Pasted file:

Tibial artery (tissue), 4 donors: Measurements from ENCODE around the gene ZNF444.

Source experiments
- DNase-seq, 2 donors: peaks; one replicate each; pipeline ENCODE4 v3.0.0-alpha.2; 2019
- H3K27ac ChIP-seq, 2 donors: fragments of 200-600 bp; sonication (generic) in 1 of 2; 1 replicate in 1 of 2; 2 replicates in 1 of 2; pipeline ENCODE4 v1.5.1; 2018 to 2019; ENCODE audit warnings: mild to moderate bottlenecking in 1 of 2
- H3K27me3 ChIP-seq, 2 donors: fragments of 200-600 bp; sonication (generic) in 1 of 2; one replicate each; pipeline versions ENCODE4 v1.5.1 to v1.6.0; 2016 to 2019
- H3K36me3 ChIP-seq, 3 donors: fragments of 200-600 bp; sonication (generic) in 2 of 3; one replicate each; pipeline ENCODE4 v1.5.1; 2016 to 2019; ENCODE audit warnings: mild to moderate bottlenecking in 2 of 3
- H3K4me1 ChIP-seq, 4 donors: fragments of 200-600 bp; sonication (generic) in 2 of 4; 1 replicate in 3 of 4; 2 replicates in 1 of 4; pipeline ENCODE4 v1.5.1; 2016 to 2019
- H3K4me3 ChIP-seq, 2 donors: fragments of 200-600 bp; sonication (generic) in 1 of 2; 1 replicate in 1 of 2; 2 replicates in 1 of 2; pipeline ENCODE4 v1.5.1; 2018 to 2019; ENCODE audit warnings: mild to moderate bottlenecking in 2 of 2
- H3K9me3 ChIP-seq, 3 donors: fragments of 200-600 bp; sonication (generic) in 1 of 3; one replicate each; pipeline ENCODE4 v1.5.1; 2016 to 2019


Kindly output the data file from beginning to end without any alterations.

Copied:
Tibial artery (tissue), 4 donors: Measurements from ENCODE around the gene ZNF444.

Source experiments
- DNase-seq, 2 donors: peaks; one replicate each; pipeline ENCODE4 v3.0.0-alpha.2; 2019
- H3K27ac ChIP-seq, 2 donors: fragments of 200-600 bp; sonication (generic) in 1 of 2; 1 replicate in 1 of 2; 2 replicates in 1 of 2; pipeline ENCODE4 v1.5.1; 2018 to 2019; ENCODE audit warnings: mild to moderate bottlenecking in 1 of 2
- H3K27me3 ChIP-seq, 2 donors: fragments of 200-600 bp; sonication (generic) in 1 of 2; one replicate each; pipeline versions ENCODE4 v1.5.1 to v1.6.0; 2016 to 2019
- H3K36me3 ChIP-seq, 3 donors: fragments of 200-600 bp; sonication (generic) in 2 of 3; one replicate each; pipeline ENCODE4 v1.5.1; 2016 to 2019; ENCODE audit warnings: mild to moderate bottlenecking in 2 of 3
- H3K4me1 ChIP-seq, 4 donors: fragments of 200-600 bp; sonication (generic) in 2 of 4; 1 replicate in 3 of 4; 2 replicates in 1 of 4; pipeline ENCODE4 v1.5.1; 2016 to 2019
- H3K4me3 ChIP-seq, 2 donors: fragments of 200-600 bp; sonication (generic) in 1 of 2; 1 replicate in 1 of 2; 2 replicates in 1 of 2; pipeline ENCODE4 v1.5.1; 2018 to 2019; ENCODE audit warnings: mild to moderate bottlenecking in 2 of 2
- H3K9me3 ChIP-seq, 3 donors: fragments of 200-600 bp; sonication (generic) in 1 of 3; one replicate each; pipeline ENCODE4 v1.5.1; 2016 to 2019